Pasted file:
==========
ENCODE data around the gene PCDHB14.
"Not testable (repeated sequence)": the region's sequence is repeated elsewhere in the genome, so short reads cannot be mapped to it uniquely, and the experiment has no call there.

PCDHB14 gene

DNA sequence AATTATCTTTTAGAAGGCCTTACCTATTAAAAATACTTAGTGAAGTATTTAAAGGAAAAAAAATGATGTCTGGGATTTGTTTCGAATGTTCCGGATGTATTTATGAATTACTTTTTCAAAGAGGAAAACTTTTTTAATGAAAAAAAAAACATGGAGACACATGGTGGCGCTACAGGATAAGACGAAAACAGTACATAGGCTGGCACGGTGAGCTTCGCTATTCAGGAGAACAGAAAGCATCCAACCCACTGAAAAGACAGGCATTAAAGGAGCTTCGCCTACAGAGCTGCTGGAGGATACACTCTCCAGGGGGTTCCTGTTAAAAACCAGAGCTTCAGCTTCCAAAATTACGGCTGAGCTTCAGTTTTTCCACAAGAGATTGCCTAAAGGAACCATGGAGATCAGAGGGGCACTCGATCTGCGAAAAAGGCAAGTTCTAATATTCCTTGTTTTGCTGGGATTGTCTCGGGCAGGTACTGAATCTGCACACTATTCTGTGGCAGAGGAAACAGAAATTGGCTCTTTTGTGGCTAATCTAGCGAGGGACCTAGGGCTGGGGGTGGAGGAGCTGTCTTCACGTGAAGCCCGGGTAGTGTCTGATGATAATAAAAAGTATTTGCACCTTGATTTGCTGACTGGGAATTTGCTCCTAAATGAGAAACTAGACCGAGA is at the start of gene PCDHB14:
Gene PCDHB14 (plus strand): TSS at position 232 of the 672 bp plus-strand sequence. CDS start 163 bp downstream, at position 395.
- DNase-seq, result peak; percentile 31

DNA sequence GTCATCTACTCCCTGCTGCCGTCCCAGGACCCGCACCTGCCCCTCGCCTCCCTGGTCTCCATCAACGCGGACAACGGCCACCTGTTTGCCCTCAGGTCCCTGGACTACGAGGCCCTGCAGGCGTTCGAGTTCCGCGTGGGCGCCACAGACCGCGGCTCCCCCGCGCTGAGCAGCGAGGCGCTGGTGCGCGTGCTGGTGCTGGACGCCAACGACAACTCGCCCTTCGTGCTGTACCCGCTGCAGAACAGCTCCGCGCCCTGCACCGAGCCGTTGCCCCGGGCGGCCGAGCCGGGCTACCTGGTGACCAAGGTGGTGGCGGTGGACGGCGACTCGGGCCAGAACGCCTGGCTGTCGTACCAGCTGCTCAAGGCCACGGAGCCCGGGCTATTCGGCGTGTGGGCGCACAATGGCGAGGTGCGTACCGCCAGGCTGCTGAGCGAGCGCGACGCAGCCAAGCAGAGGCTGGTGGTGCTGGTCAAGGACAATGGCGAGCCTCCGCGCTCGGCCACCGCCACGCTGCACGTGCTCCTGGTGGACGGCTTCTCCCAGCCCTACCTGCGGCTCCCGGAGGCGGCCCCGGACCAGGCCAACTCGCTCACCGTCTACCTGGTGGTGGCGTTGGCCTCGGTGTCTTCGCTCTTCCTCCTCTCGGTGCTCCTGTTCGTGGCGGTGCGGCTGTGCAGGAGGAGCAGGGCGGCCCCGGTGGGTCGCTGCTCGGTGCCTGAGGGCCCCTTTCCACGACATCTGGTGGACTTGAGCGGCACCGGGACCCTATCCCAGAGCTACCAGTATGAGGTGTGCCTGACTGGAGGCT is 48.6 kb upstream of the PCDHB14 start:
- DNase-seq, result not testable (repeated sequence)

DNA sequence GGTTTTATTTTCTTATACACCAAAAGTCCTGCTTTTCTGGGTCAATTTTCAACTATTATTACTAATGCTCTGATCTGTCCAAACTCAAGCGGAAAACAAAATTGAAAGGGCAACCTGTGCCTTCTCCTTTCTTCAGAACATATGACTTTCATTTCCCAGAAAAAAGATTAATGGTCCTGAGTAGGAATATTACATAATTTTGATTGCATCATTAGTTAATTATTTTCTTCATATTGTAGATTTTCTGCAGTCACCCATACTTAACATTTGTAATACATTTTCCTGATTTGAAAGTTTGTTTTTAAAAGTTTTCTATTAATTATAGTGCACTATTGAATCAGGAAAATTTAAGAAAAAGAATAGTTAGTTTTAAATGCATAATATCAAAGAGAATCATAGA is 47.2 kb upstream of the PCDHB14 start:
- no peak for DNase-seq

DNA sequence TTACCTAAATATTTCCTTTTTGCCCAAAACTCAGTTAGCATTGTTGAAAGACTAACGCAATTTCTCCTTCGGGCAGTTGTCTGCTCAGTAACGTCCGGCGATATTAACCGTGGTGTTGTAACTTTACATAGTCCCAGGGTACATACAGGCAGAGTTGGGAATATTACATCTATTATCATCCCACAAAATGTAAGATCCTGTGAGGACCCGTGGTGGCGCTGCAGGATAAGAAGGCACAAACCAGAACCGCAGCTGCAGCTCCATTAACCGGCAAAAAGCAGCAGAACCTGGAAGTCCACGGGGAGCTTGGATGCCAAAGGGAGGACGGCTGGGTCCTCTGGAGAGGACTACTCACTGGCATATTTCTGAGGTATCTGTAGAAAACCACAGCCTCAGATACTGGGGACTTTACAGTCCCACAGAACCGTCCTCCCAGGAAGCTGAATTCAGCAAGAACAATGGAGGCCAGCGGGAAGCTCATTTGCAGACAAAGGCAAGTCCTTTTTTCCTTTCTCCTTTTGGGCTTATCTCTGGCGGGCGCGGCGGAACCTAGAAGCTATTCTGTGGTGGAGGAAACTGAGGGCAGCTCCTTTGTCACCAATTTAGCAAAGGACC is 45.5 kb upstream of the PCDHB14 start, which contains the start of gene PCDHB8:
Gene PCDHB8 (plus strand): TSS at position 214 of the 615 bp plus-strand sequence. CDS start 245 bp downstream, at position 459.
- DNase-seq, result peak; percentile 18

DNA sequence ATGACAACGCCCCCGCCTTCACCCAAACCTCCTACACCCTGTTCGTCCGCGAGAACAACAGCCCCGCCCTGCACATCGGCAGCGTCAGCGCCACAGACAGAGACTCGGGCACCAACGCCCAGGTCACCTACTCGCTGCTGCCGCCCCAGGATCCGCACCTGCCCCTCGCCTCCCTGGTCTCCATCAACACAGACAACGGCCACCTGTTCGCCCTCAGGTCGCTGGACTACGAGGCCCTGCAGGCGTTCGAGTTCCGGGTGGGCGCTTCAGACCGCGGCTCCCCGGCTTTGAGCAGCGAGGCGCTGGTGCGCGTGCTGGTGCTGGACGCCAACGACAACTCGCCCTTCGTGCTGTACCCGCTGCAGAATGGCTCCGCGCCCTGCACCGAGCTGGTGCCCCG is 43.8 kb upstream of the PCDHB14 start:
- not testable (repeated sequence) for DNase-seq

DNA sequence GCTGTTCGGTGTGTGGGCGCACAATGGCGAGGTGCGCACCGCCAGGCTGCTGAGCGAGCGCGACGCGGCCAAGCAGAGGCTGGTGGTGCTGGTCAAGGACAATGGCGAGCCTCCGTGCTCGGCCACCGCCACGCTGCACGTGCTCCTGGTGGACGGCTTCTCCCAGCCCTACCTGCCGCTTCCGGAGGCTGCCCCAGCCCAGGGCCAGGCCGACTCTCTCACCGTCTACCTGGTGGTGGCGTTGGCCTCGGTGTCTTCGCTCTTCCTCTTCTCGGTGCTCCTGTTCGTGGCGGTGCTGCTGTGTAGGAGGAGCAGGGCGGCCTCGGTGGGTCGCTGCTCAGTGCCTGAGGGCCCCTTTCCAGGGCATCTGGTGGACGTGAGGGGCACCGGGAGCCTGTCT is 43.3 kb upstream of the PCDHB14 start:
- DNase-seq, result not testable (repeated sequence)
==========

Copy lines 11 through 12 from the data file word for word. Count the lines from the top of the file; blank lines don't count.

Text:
DNA sequence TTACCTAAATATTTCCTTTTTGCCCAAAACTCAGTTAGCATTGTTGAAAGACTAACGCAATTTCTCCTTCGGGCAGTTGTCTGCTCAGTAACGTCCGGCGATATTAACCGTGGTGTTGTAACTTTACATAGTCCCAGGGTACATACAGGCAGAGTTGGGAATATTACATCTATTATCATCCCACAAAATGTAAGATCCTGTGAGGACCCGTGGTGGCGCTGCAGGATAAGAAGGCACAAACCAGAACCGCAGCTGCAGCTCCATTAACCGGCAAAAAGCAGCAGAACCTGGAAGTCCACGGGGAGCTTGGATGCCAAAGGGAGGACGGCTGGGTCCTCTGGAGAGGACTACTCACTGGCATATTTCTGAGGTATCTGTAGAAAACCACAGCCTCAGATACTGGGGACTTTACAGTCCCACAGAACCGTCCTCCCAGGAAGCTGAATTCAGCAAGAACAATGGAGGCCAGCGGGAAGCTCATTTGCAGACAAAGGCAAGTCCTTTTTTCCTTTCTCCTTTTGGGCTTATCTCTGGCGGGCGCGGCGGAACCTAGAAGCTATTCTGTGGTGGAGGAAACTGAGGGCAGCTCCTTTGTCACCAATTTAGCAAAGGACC is 45.5 kb upstream of the PCDHB14 start, which contains the start of gene PCDHB8:
Gene PCDHB8 (plus strand): TSS at position 214 of the 615 bp plus-strand sequence. CDS start 245 bp downstream, at position 459.